A virus is a type of malware attached to a file or document that supports macros to execute its code and spread from host to host. Viruses are designed to disrupt a system’s ability to operate, causing significant physical damage.
Worms are malware that rapidly replicates and spreads to any device within a network. A worm infects a device via a downloaded file or a network connection before it multiplies and disperses.
Hacking Terms to Know
A bot is a software application that is automated to perform certain repetitive tasks. They often imitate or replace a human user’s behavior — some bots are useful, while others are malicious.
A security breach occurs when an intruder gains unauthorized access to an organization’s protected systems and data. A breach can damage an organization’s reputation and finances.
Clickjacking, or UI redressing, is an interface-based attack that tricks a user into clicking a webpage element that is invisible or disguised as another element.
A deepfake is an audio or video clip that has been manipulated to seem real. Cyber criminals use deepfakes to trick people into believing a particular story, stealing everything from identities to thousands of dollars in just minutes.
A computer hacker is a person who uses their experience in computers to gain unauthorized access to data. The difference in hackers refers to the intention of the hacker.
White Hat: A completely legal form of hacking where the hacker breaches the network to gain sensitive information with the owner’s consent to test for vulnerabilities.
Black Hat: An illegal form of hacking where the hacker breaks into the network to steal information without the users consent or to inflict harm on the owner.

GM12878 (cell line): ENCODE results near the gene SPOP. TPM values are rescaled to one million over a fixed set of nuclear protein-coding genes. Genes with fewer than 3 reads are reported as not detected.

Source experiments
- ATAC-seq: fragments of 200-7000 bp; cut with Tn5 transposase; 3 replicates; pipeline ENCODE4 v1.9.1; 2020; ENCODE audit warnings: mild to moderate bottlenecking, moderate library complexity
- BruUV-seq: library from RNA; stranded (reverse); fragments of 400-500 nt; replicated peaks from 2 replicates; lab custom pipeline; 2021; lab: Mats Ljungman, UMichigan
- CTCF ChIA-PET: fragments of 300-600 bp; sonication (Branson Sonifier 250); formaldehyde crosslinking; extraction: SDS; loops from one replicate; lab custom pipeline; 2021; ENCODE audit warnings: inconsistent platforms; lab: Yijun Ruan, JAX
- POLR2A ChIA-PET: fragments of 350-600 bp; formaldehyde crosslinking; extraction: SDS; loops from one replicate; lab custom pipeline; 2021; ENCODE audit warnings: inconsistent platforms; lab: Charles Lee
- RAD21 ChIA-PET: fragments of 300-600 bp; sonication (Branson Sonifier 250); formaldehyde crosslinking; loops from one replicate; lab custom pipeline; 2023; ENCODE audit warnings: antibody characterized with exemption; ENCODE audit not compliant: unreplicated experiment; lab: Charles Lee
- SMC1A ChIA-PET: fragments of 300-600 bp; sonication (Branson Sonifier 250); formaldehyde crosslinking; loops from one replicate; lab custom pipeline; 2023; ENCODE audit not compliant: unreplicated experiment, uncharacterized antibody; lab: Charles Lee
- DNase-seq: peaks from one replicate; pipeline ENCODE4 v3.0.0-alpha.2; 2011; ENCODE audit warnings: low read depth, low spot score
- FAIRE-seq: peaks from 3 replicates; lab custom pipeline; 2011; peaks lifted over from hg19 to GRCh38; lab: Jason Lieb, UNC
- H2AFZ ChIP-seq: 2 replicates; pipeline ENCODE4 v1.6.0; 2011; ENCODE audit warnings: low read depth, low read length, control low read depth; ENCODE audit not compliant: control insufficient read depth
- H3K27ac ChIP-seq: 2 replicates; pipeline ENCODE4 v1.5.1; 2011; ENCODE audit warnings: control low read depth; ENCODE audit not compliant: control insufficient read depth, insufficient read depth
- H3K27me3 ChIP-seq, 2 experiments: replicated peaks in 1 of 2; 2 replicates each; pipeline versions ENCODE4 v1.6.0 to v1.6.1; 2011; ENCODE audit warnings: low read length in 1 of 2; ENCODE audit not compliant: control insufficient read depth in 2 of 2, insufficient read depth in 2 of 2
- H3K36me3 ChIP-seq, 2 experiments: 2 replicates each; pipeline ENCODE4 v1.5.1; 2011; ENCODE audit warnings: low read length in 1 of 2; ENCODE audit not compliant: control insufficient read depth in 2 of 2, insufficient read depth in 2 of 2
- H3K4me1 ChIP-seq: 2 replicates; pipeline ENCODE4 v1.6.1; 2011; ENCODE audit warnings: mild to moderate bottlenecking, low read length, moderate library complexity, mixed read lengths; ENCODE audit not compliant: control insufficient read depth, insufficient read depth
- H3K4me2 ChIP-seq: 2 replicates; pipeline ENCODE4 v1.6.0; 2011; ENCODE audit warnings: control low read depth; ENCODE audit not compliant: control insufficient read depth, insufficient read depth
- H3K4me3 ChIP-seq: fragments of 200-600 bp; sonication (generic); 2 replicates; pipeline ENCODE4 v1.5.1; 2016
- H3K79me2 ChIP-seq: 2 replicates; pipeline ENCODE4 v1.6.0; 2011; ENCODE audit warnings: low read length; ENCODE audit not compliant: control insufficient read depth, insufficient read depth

Phishing steals user data, including login credentials and credit card information. In most cases, it takes the form of an email that appears legitimate but contains links and attachments designed to lure victims.
Social engineering is a technique that uses psychological manipulation to trick users into making security mistakes or giving away sensitive information. Once a hacker understands what motivates a person’s actions, they can usually retrieve what they’re looking for.
Cyber Security Company in NJ & FL
Mindcore’s team of highly skilled IT professionals offers expert advice and customized solutions for companies in New Jersey and Florida looking to upgrade their cyber security. Along with our wide range of cyber security services, we’ll train your employees so they can proactively defend against cyber attacks. Schedule a consultation with us today, and we’ll be happy to answer any questions you may have.
Learn More About Matt
Matt Rosenthal is a technology and business strategist as well as the President of Mindcore, the leading IT solutions provider in New Jersey. Mindcore offers a broad portfolio of IT services and solutions tailored to help businesses take back control of their technology, streamline their business and outperform their competition.Follow Matt on Social Media